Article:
Peter Ould writes: A week ago Christian Concern issued a press release covering the failed Employment Tribunal Appeal of Victoria Wasteney, an NHS therapist who was disciplined for her interactions with a female muslim junior. According the Christian Concern (hereafter CC), the case raises all kinds of freedom of religion issues, but on closer examination is the issue actually the way that Christian Concern selectively presents the outcome of court cases it is involved in?
The Appeal Tribunal Ruling
The ruling of the Employment Appeal Tribunal in this case is available online and makes fascinating reading. But before we explore it, it’s worth reading the CC press release to see how they reported the judgement. Here are some quotations from their piece:
Victoria Wasteney, the NHS therapist who was disciplined for giving a book to a Muslim colleague, has today lost her appeal against the Employment Tribunal’s ruling.
An internal disciplinary panel dismissed five complaints against her but upheld three saying that Victoria was wrong to have:
- Invited her colleague to various church-organised events
- Prayed with her colleague (despite having her permission to do so)
- Given her a book about a Muslim woman’s encounter with Christianity
This had taken place over a period of several months in the context of what Victoria believed to be a genuine friendship.
This all seems fairly sensible. A worker invites another colleague to church (I do that), offers to pray with them (I’ve not done that unless the colleague is a Christian) and gave them a book (I think I’ve done that at some point). Nothing too serious right?
Now let’s read the Tribunal ruling. Let’s start at section 6 where Judge Eady is going through the established facts.
- The Claimant’s ET claim arose from disciplinary proceedings, which resulted in her being given a final written warning, subsequently reduced on appeal to a first written warning. The relevant chronology went back, however, to an initiative on the Claimant’s part in 2011, whereby CRC volunteers provided religious services at the facility where she worked. The ET found the Respondent was receptive to the idea of establishing regular Christian worship at the centre but concerns arose about this initiative, with allegations of improper pressure on staff and service users in relation to how worship was conducted and also as to the Claimant’s involvement. These concerns led the Respondent to suspend the services and, in March 2012, the Claimant’s manager, Mr Wilson, counselled her and informally warned her as to the need for boundaries between her spiritual and professional lives. The ET did not accept this showed conscious or subconscious anti-Christian animus on the Respondent’s part.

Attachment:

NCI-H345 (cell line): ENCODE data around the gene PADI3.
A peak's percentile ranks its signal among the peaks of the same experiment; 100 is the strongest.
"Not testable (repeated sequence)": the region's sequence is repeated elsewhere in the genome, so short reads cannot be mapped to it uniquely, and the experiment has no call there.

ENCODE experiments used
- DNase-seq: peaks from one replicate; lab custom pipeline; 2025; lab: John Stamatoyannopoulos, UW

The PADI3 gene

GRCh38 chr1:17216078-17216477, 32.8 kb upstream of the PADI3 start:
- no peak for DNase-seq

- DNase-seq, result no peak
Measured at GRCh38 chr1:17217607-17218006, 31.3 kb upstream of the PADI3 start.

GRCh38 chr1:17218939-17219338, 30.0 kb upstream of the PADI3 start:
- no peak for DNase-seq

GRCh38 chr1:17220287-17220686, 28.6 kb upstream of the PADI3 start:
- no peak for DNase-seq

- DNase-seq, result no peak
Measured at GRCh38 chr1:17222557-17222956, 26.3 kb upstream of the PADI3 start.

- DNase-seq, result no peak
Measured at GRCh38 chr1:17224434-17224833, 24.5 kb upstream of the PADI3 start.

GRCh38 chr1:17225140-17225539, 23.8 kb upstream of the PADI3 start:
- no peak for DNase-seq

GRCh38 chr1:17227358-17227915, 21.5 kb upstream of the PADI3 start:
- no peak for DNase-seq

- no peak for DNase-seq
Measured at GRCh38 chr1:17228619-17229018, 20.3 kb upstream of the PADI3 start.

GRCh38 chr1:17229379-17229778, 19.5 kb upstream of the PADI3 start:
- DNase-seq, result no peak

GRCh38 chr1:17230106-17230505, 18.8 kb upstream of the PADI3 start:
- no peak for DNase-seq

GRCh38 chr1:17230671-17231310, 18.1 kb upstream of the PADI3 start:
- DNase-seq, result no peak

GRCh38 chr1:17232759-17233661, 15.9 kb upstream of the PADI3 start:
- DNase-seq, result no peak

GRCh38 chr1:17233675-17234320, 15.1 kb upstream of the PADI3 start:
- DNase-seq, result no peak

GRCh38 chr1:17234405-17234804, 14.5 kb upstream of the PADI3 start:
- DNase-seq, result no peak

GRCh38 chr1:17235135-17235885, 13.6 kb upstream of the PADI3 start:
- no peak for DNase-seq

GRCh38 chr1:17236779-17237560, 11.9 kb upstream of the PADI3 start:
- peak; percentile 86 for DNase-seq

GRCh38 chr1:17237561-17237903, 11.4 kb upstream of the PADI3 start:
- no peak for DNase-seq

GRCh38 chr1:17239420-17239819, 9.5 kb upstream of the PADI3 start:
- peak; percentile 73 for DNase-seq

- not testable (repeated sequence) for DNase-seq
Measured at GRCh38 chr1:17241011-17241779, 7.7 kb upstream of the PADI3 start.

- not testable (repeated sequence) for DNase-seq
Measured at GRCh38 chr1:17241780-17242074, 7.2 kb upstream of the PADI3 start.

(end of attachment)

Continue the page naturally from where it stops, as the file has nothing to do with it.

Well that’s interesting isn’t it? Here’s two things omitted from the CC account that are clear right at the start of understanding this case. First, the claimant had introduced Christian services on site which were then withdrawn because of the perception that rather than being voluntary and ecumenical, there was some pressure on staff and patients to attend and there were concerns about the style of the services. For those of us who are or have been pastorally involved in visiting care homes and providing sacramental services, we can probably understand this concern. I remember in one home I visited, Eucharist services were held in a room designated for that purpose. Residents were asked if they wanted to attend and if they did were enabled to do so. Attendance was voluntary and no pressure was placed on anyone. Services were liturgical and involved corporate prayer and response in order to make it as easy to participate in as possible.
The second point in section 6 of the ruling is even more important. The claimant was specifically told prior to the events which led to internal discipline that she needed to maintain proper professional boundaries in her work. This happened just four months before the Muslim junior joined her team and the events that led to disciplinary action occurred. We can read about those in section 63 of the original Tribunal, quoted in section 7 of the EAT ruling.
63. … when [EN] had first [begun] working for the [Respondent] the Claimant had asked her if she was religious and she had said that she was a practising Muslim. She claimed that the Claimant had invited her to events at the Claimant’s Church but she had never attended and always said that she was busy. … the Claimant’s attention had [begun] to make her feel ill. She referred to receiving DVD’s from the Claimant and tickets to Church events. EN also referred to an incident … when she alleged that the Claimant had discussed EN’s health and said that she needed to “invite Jesus to come into her spirit” and told her to say the following words “I believe you are the son of God Jesus, I believe in you and your power, come into me and heal me”. EN said that the Claimant told her to “let Jesus in” and that people “have a choice but only one opportunity to be saved”. … when she told the Claimant that she had Crohn’s disease the Claimant had replied that the disease did not exist because it was not in the Bible and that only Jesus could heal her. EN asserted that on 22 April 2013 the Claimant had given her a book about a Muslim Pakistani woman who had converted to Christianity … EN said that she accepted the book but did not read it. … on her return to work following surgery she had met the Claimant in her office and the Claimant had prayed over her and laid hands on her by touching her knee. EN said that the prayers lasted about 10 minutes and that the Claimant told her to “ask Jesus to come into you”. EN said that she was upset by this and went to the toilet to hide her distress but was followed by the Claimant who asked if she was alright. EN alleged that the Claimant had “completely ruined her first year of practice”. …